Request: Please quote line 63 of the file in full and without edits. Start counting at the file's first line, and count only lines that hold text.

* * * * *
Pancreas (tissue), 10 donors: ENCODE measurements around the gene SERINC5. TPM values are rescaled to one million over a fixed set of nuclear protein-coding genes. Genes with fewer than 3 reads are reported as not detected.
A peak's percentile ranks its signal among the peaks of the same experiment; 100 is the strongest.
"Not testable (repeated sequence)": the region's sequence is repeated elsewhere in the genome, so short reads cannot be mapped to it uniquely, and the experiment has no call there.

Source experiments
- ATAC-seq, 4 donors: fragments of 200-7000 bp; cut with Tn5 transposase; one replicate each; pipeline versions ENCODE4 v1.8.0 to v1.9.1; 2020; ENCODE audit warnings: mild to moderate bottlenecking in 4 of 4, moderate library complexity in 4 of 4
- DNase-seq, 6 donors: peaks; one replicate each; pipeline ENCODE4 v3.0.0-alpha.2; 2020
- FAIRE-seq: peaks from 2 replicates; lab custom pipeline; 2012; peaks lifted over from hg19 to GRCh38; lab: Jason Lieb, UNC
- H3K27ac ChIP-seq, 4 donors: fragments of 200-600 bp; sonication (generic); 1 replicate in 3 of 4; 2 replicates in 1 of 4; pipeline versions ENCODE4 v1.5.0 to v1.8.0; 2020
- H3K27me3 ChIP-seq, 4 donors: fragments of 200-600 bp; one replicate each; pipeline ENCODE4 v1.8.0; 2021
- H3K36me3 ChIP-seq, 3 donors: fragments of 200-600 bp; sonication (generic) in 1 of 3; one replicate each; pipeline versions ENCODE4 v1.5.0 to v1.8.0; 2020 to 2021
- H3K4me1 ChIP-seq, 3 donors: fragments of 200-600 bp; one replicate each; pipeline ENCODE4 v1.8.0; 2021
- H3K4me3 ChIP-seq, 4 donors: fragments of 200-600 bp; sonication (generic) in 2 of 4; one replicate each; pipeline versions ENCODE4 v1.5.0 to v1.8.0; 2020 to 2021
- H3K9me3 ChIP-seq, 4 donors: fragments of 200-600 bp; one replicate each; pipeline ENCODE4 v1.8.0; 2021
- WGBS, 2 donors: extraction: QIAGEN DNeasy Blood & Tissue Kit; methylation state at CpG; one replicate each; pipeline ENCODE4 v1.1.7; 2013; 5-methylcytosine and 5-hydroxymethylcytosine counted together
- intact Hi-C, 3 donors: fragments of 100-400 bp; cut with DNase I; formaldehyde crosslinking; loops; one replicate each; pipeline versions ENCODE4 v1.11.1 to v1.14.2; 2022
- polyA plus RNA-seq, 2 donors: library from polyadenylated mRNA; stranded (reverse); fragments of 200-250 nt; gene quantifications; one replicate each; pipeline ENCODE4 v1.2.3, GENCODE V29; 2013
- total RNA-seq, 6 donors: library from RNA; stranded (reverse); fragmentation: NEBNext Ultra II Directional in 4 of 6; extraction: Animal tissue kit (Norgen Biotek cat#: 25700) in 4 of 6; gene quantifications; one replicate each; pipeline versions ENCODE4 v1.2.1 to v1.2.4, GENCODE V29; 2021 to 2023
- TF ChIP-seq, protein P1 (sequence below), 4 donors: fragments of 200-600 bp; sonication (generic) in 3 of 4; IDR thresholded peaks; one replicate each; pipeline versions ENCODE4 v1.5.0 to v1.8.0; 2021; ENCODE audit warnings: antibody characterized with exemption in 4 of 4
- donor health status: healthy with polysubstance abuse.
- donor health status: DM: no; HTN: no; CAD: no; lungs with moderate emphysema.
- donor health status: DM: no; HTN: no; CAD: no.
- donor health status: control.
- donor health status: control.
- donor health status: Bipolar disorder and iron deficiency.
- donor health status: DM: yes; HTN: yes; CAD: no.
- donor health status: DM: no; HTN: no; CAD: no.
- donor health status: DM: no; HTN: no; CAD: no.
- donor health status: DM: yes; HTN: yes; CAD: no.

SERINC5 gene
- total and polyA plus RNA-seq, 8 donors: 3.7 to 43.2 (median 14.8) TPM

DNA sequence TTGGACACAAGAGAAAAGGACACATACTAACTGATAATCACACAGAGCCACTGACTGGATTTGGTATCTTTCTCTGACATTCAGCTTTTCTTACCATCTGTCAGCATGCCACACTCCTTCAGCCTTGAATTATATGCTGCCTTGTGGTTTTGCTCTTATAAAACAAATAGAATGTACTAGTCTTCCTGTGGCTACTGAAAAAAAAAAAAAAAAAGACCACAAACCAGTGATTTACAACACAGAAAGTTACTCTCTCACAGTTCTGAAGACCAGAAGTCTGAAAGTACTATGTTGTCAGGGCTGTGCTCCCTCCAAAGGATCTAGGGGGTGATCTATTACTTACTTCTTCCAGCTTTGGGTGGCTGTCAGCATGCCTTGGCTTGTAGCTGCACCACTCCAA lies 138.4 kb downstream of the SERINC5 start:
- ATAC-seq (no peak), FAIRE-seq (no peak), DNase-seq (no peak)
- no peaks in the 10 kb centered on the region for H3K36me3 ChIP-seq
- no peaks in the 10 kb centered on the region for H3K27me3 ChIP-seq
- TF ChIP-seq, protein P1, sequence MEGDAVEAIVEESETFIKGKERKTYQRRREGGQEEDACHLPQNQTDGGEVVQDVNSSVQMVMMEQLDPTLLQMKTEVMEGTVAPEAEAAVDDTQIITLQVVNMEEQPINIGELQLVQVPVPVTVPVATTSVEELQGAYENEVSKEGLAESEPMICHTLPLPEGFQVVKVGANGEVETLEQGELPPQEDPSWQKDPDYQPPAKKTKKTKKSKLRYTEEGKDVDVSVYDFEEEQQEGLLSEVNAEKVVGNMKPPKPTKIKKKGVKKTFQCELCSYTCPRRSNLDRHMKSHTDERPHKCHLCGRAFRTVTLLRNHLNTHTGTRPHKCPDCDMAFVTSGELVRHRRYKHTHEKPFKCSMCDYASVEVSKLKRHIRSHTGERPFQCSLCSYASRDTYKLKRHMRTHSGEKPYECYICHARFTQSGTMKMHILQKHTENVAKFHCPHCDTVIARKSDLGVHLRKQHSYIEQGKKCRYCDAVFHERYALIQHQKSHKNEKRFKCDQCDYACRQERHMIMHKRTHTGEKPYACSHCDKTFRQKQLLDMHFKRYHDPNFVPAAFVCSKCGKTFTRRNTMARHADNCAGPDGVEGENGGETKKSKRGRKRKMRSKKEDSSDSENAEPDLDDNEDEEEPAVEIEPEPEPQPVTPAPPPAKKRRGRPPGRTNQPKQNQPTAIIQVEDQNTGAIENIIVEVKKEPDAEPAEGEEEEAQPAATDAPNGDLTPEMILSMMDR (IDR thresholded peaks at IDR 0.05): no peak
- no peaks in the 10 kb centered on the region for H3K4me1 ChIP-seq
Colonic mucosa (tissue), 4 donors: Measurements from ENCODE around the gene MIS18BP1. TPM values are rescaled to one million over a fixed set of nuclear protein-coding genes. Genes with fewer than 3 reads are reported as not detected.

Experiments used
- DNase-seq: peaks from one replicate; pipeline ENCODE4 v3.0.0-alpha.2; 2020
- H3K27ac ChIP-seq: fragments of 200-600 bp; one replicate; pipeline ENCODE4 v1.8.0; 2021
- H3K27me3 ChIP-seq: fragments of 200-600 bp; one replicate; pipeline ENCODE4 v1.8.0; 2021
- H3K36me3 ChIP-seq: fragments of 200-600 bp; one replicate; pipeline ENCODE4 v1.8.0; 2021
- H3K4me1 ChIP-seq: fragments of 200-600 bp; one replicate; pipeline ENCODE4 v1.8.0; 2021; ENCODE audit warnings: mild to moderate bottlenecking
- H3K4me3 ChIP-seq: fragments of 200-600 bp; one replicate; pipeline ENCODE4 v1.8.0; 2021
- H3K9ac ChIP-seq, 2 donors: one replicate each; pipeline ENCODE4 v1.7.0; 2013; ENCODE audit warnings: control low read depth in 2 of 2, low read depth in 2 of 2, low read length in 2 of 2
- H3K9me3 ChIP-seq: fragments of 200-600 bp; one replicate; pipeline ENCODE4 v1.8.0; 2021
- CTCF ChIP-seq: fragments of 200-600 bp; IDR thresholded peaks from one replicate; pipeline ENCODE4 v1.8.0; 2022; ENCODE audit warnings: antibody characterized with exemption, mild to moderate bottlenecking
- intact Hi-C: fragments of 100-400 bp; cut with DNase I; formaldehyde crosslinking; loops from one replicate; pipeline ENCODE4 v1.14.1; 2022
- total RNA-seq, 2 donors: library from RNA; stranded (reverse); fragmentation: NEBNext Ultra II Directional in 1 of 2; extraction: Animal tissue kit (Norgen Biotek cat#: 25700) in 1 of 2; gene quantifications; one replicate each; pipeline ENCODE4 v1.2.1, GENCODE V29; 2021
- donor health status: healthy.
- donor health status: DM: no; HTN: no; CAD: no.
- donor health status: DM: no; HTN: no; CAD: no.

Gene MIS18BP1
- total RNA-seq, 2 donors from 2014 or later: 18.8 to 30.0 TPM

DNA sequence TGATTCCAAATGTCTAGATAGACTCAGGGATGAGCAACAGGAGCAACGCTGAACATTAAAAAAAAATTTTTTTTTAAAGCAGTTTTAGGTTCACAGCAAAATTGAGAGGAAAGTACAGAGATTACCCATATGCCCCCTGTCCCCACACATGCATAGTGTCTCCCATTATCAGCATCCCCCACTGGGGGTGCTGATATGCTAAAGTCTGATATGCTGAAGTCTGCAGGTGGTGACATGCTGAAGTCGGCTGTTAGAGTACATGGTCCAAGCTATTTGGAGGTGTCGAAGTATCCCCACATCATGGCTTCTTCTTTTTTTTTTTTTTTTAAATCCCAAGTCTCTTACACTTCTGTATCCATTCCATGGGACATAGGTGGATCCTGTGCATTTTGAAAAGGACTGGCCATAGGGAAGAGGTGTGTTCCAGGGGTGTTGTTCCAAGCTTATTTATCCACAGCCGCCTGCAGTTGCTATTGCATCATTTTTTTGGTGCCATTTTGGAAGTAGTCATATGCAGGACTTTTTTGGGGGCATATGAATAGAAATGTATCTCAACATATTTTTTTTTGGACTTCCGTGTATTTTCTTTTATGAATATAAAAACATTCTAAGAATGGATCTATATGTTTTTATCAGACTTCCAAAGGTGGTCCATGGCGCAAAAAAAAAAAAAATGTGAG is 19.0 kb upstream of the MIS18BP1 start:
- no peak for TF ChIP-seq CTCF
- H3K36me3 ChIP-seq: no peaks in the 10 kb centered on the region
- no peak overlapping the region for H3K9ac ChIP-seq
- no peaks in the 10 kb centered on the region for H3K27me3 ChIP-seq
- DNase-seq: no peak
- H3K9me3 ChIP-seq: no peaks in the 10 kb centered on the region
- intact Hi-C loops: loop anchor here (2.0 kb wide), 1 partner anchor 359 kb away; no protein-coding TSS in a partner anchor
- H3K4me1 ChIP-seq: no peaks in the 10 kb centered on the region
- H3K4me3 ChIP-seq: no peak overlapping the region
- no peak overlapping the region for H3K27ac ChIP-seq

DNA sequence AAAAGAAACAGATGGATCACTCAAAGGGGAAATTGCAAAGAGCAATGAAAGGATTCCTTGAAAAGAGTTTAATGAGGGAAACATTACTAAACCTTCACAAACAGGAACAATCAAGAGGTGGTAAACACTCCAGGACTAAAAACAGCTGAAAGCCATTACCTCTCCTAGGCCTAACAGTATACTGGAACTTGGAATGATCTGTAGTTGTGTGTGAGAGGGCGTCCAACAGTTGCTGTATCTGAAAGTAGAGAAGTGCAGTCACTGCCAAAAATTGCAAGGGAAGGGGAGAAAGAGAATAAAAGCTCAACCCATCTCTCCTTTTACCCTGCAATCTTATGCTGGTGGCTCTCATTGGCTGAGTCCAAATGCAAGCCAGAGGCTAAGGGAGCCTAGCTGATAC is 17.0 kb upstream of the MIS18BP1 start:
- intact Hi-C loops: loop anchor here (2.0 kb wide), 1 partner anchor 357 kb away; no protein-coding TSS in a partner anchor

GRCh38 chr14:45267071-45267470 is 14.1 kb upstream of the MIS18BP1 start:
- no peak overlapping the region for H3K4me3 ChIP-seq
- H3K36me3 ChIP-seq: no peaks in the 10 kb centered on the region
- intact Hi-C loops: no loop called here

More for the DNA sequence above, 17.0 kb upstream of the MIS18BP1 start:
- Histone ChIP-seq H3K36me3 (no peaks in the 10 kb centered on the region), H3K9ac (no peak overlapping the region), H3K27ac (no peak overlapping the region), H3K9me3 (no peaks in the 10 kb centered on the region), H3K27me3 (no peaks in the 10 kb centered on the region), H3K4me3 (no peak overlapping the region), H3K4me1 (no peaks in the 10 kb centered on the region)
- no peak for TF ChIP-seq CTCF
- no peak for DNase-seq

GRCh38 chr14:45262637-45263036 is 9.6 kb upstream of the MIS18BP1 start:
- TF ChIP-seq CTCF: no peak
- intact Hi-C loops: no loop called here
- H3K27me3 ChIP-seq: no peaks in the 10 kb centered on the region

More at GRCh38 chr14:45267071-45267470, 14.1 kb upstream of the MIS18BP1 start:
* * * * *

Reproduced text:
- H3K4me1 ChIP-seq: no peaks in the 10 kb centered on the region